Businesses along West Florissant Avenue were hit hard by looting and riots after the fatal shooting of Michael Brown by police in Ferguson, Missouri. On the heels of concluding a nine-month master planning effort for the corridor, St. Louis County retained landscape architecture firm SWT Design to further develop the master plan’s vision for a “Great Street” that would improve economic conditions, create a sense of place, and provide pedestrians, cyclists, and vehicles with a safer and ecologically sustainable corridor. To create a more inviting environment and better manage stormwater, the proposed improvements would increase green space along the corridor by 70 percent, reduce impervious surfaces by 34 percent, and increase tree canopy coverage to 19 percent in the near term and 26 percent over the long term. The plan would also reduce energy use by 30 percent through the use of LED lighting.
For landscape architect Bonnie Roy, ASLA, the West Florissant Great Streets Master Plan is about building community. “This plan continues to be about positive change,” she said. “It’s a story of resilience.”
West Florissant Avenue is a car-centric commercial corridor, with average daily traffic volumes varying from approximately 25,000 to 38,000 vehicles. While sidewalks exist on both sides of the avenue, they are inconsistent and not all sections are compliant with Americans with Disabilities Act requirements.
A fully realized and revitalized West Florissant Avenue would encompass five distinct yet interconnected “corridor segments.” Sections would include two commercial nodes ripe for redevelopment, a new Bus Rapid Transit system, a protected multiuse path that expands walking and bicycling opportunities, larger shaded sidewalks and mid-block crossings, and a streetscape for redeveloping vibrant, mixed-use neighborhoods.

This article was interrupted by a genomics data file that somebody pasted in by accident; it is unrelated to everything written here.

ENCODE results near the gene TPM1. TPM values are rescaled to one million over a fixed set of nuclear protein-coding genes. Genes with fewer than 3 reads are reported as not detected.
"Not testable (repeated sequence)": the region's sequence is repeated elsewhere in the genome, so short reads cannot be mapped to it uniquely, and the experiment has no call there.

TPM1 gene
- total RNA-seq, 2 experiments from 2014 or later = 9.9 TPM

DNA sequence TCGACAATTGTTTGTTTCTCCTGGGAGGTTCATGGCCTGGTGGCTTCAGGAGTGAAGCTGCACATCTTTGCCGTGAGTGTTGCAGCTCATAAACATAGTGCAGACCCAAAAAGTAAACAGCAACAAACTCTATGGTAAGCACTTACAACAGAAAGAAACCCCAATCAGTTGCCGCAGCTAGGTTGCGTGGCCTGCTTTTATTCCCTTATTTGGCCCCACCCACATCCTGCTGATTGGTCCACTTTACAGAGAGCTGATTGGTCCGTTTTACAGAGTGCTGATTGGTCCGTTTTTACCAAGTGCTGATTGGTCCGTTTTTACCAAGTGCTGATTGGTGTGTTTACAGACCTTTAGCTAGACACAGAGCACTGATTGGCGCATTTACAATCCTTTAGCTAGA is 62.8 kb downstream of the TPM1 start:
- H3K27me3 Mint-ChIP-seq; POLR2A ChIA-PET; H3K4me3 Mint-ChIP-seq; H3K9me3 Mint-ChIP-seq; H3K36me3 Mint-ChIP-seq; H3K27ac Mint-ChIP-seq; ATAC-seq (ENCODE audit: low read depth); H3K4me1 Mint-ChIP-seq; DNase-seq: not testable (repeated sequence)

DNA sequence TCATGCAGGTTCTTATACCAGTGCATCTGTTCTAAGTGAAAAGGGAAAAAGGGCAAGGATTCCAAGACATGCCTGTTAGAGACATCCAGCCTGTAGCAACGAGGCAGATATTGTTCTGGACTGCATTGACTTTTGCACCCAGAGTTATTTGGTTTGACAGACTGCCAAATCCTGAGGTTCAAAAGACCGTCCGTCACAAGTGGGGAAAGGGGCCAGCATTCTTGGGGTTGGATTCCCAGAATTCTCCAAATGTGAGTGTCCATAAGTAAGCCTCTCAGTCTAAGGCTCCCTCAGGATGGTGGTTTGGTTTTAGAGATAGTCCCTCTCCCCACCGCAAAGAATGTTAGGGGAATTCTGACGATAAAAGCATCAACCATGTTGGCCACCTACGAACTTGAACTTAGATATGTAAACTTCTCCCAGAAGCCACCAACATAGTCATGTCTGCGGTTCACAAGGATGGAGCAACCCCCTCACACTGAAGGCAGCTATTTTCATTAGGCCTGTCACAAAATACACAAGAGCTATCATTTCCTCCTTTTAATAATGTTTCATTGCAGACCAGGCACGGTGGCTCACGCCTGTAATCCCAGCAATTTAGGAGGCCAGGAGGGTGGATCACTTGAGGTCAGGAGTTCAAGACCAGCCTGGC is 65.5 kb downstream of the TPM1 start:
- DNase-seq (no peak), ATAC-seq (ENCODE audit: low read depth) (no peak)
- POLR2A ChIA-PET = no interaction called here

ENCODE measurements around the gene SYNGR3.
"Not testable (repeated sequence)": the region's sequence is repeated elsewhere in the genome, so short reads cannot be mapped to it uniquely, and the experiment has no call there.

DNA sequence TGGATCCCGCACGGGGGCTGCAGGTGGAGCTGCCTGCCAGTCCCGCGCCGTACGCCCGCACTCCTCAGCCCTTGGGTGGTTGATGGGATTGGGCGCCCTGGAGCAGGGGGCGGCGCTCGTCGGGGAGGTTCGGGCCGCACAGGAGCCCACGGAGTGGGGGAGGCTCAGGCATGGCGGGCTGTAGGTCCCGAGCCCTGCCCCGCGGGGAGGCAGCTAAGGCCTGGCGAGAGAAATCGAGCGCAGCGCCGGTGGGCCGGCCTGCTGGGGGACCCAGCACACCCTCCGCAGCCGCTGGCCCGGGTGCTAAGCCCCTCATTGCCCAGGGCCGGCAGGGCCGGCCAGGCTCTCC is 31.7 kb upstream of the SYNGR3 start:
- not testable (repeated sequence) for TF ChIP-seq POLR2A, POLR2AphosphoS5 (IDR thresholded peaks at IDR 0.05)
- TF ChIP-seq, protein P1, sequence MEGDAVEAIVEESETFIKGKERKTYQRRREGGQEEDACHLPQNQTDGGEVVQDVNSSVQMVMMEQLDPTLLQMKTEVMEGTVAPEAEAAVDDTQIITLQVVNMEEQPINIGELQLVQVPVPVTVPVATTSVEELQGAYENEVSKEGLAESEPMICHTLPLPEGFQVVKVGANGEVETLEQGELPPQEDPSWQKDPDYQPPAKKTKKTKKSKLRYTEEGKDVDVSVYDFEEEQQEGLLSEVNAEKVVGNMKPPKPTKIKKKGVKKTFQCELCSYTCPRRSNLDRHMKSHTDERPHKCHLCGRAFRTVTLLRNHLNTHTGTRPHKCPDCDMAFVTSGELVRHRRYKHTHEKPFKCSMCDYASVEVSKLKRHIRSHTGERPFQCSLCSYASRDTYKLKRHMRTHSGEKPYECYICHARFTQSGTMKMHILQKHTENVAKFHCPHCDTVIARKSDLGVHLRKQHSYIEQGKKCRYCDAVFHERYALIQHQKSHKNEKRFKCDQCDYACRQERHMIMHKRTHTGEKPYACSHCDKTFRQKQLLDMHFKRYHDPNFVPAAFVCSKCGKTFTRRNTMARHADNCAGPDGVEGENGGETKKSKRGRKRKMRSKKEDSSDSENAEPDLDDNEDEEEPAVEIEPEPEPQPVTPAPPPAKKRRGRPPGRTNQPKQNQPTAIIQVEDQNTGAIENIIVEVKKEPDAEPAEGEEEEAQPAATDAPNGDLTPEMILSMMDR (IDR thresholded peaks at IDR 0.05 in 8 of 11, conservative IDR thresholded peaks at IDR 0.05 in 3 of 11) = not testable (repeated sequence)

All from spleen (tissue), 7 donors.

West Florissant Avenue would also be transformed into a true green street. The plan calls for expanding the tree canopy coverage to 26 percent, creating a shaded, pedestrian-friendly environment. The landscape architect proposes removing at least 34 percent of the existing impervious asphalt and concrete, boosting green space by 70 percent in total. Trees and green infrastructure systems would sustainably manage stormwater landing on the avenue.
- Stresses equity and connectivity in transportation planning, including equitable access to rail, transit, and dedicated bicycle commuting options.
- Uses complete streets principles to provide safe, connected, and convenient pedestrian and bicycle routes.
- Incorporates green infrastructure in transportation projects.
- Proactively addresses equitable access to transportation options, affordable housing, jobs, and recreation and open spaces.
- Addresses environmental justice explicitly in all design and planning efforts, including priority placement of green infrastructure.